Season’s greetings

1. Secret Santa update

This year’s Secret Santa has proven to be a million times more enjoyable than my previous experience in 2011.

My package arrived. It contained two gifts, which were very entertaining to unwrap. My Santa person took the novelty gift route, giving me a toy basketball hoop, saying s/he knew I didn’t like netball, but hoped basketball was more my thing. (This, oddly enough, is true. I used to watch the weekly NBL games on TV in the ’90s and I almost saw the Lakers play in LA in 1994.). S/he also gave me a notebook and a pen that looks as if ’twere a twig that is surprisingly difficult to write with. The twig-pen seems like some sort of Cold War spy device, like it should contain a compartment for microfilm, to be left behind the third rubbish bin past the duck pond.


Meanwhile, my assigned Secret Santa person has received their gift and they <3 it. It seems to be just the right thing for them, which is a bloody relief. I stressed about it, you know.

My Secret Santa commented on the nice card I sent, and I also liked the card that my Secret Santa wrote me. My friend Dylz received a bloody Samsung Galaxy Note and a Galaxy Gear – which is insanely generous and is actually the perfect gift for him, being a gadget-loving lad who always tweets about the things he loves. But amongst my other pals, a lot of the joy of Secret Santa comes from the personal touches – a nicely written card or letter is all it takes to bring a metric truckload of Christmas cheer.

2. To the market


I like a good map. This one is from a sandwich board alerting passersby to the Raglan Creative Market. It’s got to be a few years old now, because Tongue and Groove cafe is now called The Shack, the information centre has moved, and the “toilets” location is now more excitedly the home of the brand new fancy museum. Still, if you’re standing at the corner of Bow Street and Wainui Road, this map will get you to the Creative Market. The next market is on Sunday 12 January 2014, and there’s a special Auckland Anniversary Weekend three-day market from 25-27 January. It’s quite good.

3. Forty minus one

This is what happens when your birthday is in December – because everyone is so focused on Christmas, you have to wage a massive PR campaign in order to get people to pay attention to your birthday. But this year I couldn’t be bothered, so I took the minimalist approach, like Beyonce’s album launch.

As a result, my birthday greetings were from family, a few friends and Google. Google will always care.


I’m 39 now, which is – oooh – one year from 40. I’m not even sure what 40 is anymore. It used to seem really old and decrepit (viz. “Life Begins at 40”), and then it moved into the lively but naff cool-dad stage. Now I look at people in their early 40s and some of them seem tired and middle-aged while others seem youthful and energetic. Why, it’s almost as if there’s no such thing as being in one’s 40s and that it all comes down to individual personalities.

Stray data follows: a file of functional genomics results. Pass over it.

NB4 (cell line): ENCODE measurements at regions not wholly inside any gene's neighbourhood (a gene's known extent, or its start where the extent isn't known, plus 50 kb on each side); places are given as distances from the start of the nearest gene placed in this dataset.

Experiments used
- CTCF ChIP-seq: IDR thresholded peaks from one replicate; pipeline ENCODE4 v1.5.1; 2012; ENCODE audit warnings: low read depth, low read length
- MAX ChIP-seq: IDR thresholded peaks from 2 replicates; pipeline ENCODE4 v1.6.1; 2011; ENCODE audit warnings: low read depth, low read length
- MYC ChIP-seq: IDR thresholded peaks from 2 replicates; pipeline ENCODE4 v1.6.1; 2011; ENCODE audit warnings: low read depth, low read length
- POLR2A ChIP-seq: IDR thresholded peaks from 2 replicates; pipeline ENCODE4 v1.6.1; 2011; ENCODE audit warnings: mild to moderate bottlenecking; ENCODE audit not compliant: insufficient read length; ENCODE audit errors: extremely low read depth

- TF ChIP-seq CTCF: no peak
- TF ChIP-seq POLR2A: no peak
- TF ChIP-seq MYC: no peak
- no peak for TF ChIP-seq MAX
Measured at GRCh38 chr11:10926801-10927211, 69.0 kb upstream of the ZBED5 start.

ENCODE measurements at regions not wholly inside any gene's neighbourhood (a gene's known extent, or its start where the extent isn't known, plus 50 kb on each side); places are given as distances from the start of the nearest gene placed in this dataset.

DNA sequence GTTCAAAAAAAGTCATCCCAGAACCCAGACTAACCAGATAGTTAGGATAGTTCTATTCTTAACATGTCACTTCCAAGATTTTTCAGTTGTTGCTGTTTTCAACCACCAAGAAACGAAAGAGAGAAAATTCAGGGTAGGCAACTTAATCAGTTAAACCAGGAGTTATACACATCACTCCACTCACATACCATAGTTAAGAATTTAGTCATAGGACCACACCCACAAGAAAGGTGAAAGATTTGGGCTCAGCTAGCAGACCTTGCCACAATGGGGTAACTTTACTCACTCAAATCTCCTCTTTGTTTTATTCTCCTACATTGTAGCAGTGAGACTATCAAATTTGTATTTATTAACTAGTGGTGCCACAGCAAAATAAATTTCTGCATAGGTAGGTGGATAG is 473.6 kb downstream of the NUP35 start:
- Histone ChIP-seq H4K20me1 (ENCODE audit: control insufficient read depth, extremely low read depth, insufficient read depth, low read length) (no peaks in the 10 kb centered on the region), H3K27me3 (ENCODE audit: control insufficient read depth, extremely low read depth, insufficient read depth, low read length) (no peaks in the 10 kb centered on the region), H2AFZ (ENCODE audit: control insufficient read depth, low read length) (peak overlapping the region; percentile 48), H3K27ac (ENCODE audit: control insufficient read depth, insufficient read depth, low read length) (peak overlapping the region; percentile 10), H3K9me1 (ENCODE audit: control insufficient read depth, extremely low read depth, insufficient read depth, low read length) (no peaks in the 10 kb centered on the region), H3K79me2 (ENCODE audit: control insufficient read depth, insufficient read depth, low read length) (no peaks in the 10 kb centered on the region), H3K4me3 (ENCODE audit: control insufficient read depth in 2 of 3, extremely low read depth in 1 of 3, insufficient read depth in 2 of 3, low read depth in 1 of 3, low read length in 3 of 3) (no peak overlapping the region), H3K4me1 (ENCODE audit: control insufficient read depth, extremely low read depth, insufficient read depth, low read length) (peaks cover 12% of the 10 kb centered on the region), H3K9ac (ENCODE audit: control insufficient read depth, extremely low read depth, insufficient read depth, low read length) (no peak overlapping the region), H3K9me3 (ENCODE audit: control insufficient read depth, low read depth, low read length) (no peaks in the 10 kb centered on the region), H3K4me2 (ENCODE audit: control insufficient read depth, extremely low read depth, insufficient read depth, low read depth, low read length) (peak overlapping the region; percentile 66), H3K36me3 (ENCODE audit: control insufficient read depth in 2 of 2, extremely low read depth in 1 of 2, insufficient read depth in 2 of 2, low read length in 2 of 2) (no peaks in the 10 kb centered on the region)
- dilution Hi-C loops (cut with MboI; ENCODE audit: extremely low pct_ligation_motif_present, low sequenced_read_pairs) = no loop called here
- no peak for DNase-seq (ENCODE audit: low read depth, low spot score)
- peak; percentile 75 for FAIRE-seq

I’ve just discovered terrible world of “things to do before you turn 40” lists. I found one list that included must-dos such as “go camping”, “go abroad” and “go to the beach”, which are actually compulsory, government-mandated activities for all young New Zealanders. In fact, a lot of these lists have things I’ve already done: learn to play a musical instrument, make sangria, get in your car and just drive, take an improv class, learn to change a tyre, get a new hairstyle. All this ordinary stuff in my life becomes epic life-changing events if it’s added to a list. Hey, that was easy.

And then it’s always 40 things to do before you turn 40. Twenty before 20 or 30 before 30 are easier, but 40 before 40 becomes a mammoth, all-consuming task. It’s almost one per week.

I could be like my aunt who chose six labours to complete before her 60th birthday, like baking six loaves of bread. Another of those things was reading the first 600 pages of “Ulysses”, but she impressively managed the whole damn thing. Years ago I read about a third before I gave up, so maybe that could be a thing for me. And at least it’s more substantial than those weird tasks like “don’t forget to breathe”.

So maybe the first couple of items on my list shall be:

  1. Finish reading Ulysses.
  2. Come up with a few more things to do before I turn 40.

Hmmm, I think I feel another couple of items coming on.

  1. Explore historic Northland.
  2. Learn to say “Hi, my name is Robyn. I am 40 years old.” in 40 languages of the world.

Whoa, check that out. I’ve already achieved one thing! Let’s update the list:

  1. Finish reading Ulysses.
  2. Come up with a few more things to do before I turn 40.
  3. Explore historic Northland.
  4. Learn to say “Hi, my name is Robyn. I am 40 years old.” in 40 languages of the world.

3 thoughts on “Season’s greetings”

  1. I turned 39+1 earlier this year, having arranged to be with friends in a far, faraway place. That was excellent, but even better was my decision to turn off Facebook. Not permanently, mind – I’m not a cave-dwelling hermit. Just for the week. That, and asking my friends if they wouldn’t mind avoiding using the actual word ‘forty’, got me through with flying colours.

  2. In all seriousness, I would love to read your perspective on historic Northland, which I visited in 2005. I felt like I was in the cradle of civilisation even though I didn’t go much further afield than the standard tourist routes.

    1. I briefly visited in 2006, and earlier on a family holiday in 1985 (which was more notable for my dad yelling at the large happy-clappy Christian group in the campground who’d drive around every night shouted “praise Jesus!”). But yeah, a proper explore has long been on the cards, so hopefully I’ll be able to get something organised this year!

Leave a Reply